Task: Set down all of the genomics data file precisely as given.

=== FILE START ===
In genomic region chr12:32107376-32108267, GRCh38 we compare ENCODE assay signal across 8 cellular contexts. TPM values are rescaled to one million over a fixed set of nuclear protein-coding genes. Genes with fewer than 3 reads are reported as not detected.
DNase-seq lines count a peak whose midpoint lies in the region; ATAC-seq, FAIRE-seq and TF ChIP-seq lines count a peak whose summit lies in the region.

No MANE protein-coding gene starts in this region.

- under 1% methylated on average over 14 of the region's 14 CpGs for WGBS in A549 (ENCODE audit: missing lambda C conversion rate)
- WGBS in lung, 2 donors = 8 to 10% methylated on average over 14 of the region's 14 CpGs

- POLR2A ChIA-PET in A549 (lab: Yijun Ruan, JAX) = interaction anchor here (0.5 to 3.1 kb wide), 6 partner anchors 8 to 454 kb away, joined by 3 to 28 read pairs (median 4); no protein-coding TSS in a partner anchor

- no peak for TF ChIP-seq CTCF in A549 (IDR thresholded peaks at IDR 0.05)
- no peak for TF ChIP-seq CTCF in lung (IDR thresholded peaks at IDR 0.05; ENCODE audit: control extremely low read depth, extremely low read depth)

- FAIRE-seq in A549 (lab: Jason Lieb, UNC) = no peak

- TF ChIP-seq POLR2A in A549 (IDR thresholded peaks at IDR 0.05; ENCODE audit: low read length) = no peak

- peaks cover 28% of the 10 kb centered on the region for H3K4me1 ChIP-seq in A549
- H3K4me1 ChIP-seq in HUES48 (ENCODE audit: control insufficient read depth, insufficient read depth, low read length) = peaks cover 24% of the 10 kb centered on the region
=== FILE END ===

In genomic region chr12:32107376-32108267, GRCh38 we compare ENCODE assay signal across 8 cellular contexts. TPM values are rescaled to one million over a fixed set of nuclear protein-coding genes. Genes with fewer than 3 reads are reported as not detected.
DNase-seq lines count a peak whose midpoint lies in the region; ATAC-seq, FAIRE-seq and TF ChIP-seq lines count a peak whose summit lies in the region.

No MANE protein-coding gene starts in this region.

- under 1% methylated on average over 14 of the region's 14 CpGs for WGBS in A549 (ENCODE audit: missing lambda C conversion rate)
- WGBS in lung, 2 donors = 8 to 10% methylated on average over 14 of the region's 14 CpGs

- POLR2A ChIA-PET in A549 (lab: Yijun Ruan, JAX) = interaction anchor here (0.5 to 3.1 kb wide), 6 partner anchors 8 to 454 kb away, joined by 3 to 28 read pairs (median 4); no protein-coding TSS in a partner anchor

- no peak for TF ChIP-seq CTCF in A549 (IDR thresholded peaks at IDR 0.05)
- no peak for TF ChIP-seq CTCF in lung (IDR thresholded peaks at IDR 0.05; ENCODE audit: control extremely low read depth, extremely low read depth)

- FAIRE-seq in A549 (lab: Jason Lieb, UNC) = no peak

- TF ChIP-seq POLR2A in A549 (IDR thresholded peaks at IDR 0.05; ENCODE audit: low read length) = no peak

- peaks cover 28% of the 10 kb centered on the region for H3K4me1 ChIP-seq in A549
- H3K4me1 ChIP-seq in HUES48 (ENCODE audit: control insufficient read depth, insufficient read depth, low read length) = peaks cover 24% of the 10 kb centered on the region